ewilen (ewilen) wrote,

Defining RPG (2nd draft)

(This is a based on an earlier draft entry. I thought it'd be better to repost with edits than to edit the original.)

This goal of this post isn't to define RPGs. Rather it's to provide a categorical survey of defining characteristics, as suggested by various observers.

First note that all games except a very few have elements of freeform, and even those that don't still have a fiction; otherwise, they are merely (virtual) kinetic art. (By the first I mean, very few games tell you precisely what to do at every step. Chutes and Ladders does. Chess and Monopoly do not. By the second I mean that the game proposes a set of meanings--often the concept of "winning and losing"--that have no real impact outside the game.)

So what is an RPG? What distinguishes it from other games? Markus Montola has proposed some criteria for roleplaying. An earlier discussion on rec.games.frp.advocacy also comes to mind.

Lea Crowe wrote:
Specifically, I think, a wargame does not concern itself with "literary" issues: character, plot, mood, etc. In a wargame, the action is all. [1]

This may be a side point, but in the majority of (modern) wargames, action is delimited by the rules, rather than merely being guided by them. For example, you can only use the tactics of spying, seduction and assassination if there are rules for them -- you can't just come up with a "spy" unit, any more than you can arrange a Mafia hit on someone in Monopoly. [2]

Lea's first paragraph refers what I'll dub the thematic or aesthetic criterion. It's been a problem for RPGs for a long time. Arguably this criterion underlies GNS (in the sense that aesthetic goals are what GNS is about instead of formalism and procedures). It's also related to some of Markus Montola's criteria.

The second paragraph is the freeform procedure criterion. I think this is a weak criterion for RPGs but it's advanced frequently. Essentially it's the criterion which says that the vision of the world overrides formal rules, or rather the vision of the world and how it can be acted on by the players cannot be encapsulated in formal rules.

In response to Lea, I added:

--Wargames generally have unambiguously defined "victory conditions" as part of the rules. RPG's generally don't. [3]

--Wargames have well-defined conditions for when the game ends. RPG's generally don't. [4]

The third criterion, which I proposed, is the motivational criterion. The claim here is that RPGs do not provide clearcut purpose, within the game, to guide player "moves". Consider: tennis, within the game, is motivated by scoring points and winning the game/set/match. (The goal of winning the match might conceivably override the goal of winning the game. As e.g. if you make shots which your opponent can score on provided he or she exhausts herself. But there is a unitary goal guiding your strategy, tactics, and technique/skill.) Outside the game, tennis may be guided by things like trying to impress someone on the sidelines or not making your boss look bad. But the goal is in the fiction of the game and the metagame goals are achieved via the game fiction.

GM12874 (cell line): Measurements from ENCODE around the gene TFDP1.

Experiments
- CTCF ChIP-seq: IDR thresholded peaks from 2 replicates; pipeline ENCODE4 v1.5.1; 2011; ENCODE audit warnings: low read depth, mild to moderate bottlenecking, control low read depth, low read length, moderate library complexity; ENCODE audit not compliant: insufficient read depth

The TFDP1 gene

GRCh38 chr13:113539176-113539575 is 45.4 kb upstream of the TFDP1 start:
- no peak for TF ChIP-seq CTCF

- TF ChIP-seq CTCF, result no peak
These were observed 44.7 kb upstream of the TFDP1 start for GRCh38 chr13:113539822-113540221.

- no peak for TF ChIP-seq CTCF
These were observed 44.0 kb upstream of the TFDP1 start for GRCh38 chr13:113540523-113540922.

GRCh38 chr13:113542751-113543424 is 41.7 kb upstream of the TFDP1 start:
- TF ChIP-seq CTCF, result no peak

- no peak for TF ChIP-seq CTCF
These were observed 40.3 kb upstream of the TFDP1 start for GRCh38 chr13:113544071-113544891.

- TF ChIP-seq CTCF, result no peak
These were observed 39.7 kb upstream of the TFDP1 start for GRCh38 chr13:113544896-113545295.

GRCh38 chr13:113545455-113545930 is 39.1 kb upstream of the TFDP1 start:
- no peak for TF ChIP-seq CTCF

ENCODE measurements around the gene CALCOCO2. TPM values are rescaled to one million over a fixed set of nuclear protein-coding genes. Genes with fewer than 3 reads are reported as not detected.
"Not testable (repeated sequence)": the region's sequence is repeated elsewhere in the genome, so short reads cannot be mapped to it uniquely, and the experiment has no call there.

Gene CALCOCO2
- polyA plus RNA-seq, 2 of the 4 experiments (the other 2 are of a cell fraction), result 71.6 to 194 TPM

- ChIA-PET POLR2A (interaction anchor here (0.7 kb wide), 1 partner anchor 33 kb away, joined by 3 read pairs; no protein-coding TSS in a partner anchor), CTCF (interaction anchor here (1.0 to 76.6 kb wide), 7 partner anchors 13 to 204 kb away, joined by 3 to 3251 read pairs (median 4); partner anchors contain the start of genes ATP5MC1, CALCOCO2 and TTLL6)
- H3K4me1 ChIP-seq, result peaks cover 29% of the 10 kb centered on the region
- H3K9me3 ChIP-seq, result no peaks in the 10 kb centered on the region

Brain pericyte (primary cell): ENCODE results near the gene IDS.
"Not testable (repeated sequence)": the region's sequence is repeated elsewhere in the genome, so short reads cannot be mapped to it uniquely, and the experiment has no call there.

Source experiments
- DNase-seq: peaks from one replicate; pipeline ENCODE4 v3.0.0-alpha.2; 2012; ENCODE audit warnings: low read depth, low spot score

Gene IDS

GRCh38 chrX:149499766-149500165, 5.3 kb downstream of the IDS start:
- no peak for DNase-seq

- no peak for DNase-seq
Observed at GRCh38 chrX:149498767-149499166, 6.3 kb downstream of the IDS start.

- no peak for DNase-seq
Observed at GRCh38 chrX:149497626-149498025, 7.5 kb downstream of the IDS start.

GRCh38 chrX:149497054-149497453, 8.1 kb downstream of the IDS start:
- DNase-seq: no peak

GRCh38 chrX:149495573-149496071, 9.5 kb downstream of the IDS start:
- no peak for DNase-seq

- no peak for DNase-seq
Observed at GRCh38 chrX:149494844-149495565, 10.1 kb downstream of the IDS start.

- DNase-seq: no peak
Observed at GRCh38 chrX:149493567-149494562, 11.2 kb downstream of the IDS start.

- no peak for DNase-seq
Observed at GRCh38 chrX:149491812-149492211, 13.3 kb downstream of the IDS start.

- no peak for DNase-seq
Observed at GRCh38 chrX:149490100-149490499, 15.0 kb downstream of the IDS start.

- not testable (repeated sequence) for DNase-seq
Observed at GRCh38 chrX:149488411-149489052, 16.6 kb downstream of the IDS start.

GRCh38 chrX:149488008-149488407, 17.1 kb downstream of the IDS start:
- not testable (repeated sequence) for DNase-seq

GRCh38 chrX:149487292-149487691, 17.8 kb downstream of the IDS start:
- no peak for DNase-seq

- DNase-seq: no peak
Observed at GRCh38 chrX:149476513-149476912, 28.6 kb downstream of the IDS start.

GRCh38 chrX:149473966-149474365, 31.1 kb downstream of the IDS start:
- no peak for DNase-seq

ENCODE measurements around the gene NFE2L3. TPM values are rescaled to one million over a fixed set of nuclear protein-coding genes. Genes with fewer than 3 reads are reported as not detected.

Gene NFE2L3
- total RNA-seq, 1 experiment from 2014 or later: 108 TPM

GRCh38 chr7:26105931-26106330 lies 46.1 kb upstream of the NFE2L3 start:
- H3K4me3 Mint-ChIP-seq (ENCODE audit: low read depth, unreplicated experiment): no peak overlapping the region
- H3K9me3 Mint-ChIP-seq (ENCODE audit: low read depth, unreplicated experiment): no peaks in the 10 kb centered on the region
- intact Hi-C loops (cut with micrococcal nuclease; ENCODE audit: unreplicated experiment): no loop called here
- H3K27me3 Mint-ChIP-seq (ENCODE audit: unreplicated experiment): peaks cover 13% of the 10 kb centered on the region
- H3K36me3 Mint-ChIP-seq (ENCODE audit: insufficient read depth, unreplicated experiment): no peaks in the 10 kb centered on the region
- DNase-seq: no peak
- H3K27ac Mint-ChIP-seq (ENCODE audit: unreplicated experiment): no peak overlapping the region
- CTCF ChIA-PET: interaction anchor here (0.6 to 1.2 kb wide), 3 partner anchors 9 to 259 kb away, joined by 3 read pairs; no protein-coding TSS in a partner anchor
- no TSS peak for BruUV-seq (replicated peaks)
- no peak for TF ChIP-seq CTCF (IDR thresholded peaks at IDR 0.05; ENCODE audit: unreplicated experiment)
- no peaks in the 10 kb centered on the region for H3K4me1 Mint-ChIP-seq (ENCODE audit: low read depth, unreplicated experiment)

By this criterion, an RPG explicitly does not have a formal goal in the fiction. I think this is an essential criterion, but it is sometimes excluded (generally only provided freeform criterion is satisfied; otherwise you have a closed system that becomes boardgame-like).

The fourth criterion, above, is the endgame criterion, but I think it's been basically disproved. At most it's a special case of the third criterion. Nevertheless it's still expected by many that RPGs will either go on indefinitely, or end only when some non-formal condition is reached, such as general agreement that all the "story arcs" have been played out.

[The rest of this post remains highly sketchy. Sorry.]

Now compare: pictionary, charades, the imagine-a-journey game, etc.

added: note that I don't use the word role above. So let's read what Jonas Dagar has to say about "not an RPG" and Wittgenstein. I find it very exceedingly useful to imagine that "these games" are not being called "RPGs" or even "storytelling games". These terms imply motivation and may (1) constrict play and (2) give a designer an excuse not to really explain their game. Charades doesn't have that problem. Nor does Werewolf. So what are "these games"?

Also look at this rpg.net thread about Capes.
Tags: defining rpgs, draft, paradigms, philosophy, roleplaying culture

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